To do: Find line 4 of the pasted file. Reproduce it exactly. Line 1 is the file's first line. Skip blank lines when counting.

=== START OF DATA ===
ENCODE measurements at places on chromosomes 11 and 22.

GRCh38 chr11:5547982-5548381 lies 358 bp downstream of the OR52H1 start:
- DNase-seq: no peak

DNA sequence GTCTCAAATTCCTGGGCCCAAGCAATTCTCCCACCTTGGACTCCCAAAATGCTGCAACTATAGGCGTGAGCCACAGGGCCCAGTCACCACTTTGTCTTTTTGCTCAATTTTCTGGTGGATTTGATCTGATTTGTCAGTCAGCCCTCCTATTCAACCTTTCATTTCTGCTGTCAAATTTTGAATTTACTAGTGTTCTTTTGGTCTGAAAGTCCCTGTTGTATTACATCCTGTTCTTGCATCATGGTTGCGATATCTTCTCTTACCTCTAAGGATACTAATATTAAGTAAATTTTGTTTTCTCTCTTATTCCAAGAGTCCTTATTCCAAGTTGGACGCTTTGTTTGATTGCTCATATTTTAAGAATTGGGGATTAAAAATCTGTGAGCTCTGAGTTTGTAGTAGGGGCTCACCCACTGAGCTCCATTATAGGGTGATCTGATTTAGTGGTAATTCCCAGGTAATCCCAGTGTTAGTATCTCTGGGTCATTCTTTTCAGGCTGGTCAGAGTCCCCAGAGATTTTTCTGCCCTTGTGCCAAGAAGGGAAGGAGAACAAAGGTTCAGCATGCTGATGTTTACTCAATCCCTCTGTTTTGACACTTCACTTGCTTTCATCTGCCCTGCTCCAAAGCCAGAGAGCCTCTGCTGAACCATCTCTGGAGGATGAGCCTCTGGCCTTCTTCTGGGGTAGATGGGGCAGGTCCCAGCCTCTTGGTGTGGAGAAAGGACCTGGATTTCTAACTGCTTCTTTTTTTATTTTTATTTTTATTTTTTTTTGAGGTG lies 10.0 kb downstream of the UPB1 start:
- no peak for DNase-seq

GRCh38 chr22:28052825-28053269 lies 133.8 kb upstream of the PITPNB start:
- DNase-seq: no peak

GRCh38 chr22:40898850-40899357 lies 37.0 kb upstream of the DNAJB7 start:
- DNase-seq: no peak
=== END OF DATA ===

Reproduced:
DNA sequence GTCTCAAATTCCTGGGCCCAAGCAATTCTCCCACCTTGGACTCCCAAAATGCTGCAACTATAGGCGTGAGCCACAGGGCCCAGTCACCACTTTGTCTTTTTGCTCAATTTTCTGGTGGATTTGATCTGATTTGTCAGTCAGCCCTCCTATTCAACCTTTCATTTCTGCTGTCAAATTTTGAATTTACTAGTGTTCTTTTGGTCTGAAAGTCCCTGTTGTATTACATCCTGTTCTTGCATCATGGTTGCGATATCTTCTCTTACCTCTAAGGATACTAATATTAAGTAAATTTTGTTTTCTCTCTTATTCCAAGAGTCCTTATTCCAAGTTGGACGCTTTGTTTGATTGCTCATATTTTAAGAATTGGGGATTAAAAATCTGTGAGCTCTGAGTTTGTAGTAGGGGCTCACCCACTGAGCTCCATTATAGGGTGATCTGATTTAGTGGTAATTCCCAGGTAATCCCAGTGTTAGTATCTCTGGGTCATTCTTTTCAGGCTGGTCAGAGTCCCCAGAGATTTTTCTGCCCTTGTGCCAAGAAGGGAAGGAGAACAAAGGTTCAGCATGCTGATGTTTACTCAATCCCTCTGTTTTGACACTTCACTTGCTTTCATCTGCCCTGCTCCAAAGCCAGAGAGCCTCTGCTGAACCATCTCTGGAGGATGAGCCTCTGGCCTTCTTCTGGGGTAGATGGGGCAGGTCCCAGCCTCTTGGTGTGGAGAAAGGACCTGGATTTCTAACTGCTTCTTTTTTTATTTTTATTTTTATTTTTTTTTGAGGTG lies 10.0 kb downstream of the UPB1 start: